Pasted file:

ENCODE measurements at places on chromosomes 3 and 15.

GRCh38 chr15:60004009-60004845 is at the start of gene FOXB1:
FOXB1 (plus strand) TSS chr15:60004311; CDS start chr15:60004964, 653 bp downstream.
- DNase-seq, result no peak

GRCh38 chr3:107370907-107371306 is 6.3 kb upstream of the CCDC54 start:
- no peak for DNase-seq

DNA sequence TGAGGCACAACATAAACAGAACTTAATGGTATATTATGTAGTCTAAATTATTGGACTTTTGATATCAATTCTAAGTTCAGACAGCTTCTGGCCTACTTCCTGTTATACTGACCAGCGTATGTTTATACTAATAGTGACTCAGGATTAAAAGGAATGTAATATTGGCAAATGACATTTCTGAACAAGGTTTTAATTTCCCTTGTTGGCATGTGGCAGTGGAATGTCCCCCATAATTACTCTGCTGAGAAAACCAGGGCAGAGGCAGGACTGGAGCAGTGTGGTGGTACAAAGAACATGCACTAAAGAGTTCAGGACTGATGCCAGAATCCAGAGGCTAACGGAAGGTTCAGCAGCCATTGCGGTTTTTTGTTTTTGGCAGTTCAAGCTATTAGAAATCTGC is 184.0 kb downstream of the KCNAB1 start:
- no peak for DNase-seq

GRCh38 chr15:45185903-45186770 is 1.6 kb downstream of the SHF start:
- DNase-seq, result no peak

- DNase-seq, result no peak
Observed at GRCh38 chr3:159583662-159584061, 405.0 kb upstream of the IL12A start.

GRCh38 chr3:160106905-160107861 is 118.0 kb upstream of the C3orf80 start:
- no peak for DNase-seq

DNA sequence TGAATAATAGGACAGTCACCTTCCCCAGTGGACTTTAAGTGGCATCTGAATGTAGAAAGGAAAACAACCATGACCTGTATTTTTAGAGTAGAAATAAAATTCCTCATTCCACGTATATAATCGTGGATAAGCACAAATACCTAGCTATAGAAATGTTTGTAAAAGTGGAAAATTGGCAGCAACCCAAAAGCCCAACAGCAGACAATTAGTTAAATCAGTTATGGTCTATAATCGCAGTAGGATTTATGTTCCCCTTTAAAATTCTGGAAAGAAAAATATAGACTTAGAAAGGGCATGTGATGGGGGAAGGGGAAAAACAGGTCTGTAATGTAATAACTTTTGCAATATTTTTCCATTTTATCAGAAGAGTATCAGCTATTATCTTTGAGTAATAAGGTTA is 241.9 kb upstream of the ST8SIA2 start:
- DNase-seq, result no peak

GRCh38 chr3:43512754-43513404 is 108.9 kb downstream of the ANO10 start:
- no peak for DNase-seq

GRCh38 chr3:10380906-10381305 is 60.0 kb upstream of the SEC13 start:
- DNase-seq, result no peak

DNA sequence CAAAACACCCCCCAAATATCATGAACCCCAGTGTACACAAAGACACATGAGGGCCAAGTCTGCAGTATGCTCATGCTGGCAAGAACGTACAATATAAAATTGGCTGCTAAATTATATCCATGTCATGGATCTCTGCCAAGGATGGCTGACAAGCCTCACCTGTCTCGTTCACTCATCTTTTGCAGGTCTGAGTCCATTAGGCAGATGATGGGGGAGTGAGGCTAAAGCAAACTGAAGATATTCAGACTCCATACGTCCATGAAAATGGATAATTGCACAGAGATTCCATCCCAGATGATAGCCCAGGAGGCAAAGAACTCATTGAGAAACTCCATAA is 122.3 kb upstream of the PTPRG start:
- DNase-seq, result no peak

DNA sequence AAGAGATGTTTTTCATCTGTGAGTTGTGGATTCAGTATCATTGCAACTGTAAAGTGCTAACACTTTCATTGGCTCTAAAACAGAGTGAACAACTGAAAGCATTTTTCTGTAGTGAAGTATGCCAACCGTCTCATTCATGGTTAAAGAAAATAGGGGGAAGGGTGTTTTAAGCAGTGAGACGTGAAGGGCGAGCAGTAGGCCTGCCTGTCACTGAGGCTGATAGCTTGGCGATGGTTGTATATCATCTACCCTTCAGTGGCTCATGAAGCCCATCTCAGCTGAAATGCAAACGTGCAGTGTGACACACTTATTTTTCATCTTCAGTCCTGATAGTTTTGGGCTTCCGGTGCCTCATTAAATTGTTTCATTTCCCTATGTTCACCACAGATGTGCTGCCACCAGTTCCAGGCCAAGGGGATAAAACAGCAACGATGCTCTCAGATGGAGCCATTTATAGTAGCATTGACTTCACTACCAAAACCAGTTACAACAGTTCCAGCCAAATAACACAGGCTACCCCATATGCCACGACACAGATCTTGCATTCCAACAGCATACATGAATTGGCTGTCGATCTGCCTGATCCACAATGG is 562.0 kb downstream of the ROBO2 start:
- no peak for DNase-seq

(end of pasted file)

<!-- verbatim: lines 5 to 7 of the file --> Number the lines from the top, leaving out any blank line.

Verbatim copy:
GRCh38 chr3:107370907-107371306 is 6.3 kb upstream of the CCDC54 start:
- no peak for DNase-seq

DNA sequence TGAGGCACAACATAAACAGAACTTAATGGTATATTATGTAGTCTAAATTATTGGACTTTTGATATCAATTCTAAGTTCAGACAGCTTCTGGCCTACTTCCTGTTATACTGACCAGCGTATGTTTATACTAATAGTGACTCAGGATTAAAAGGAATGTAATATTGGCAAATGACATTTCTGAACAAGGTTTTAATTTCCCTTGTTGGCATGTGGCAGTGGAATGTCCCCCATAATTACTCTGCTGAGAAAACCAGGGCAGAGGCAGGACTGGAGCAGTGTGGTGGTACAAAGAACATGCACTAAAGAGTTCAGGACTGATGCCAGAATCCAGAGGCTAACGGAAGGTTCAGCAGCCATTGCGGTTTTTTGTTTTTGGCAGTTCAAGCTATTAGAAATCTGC is 184.0 kb downstream of the KCNAB1 start: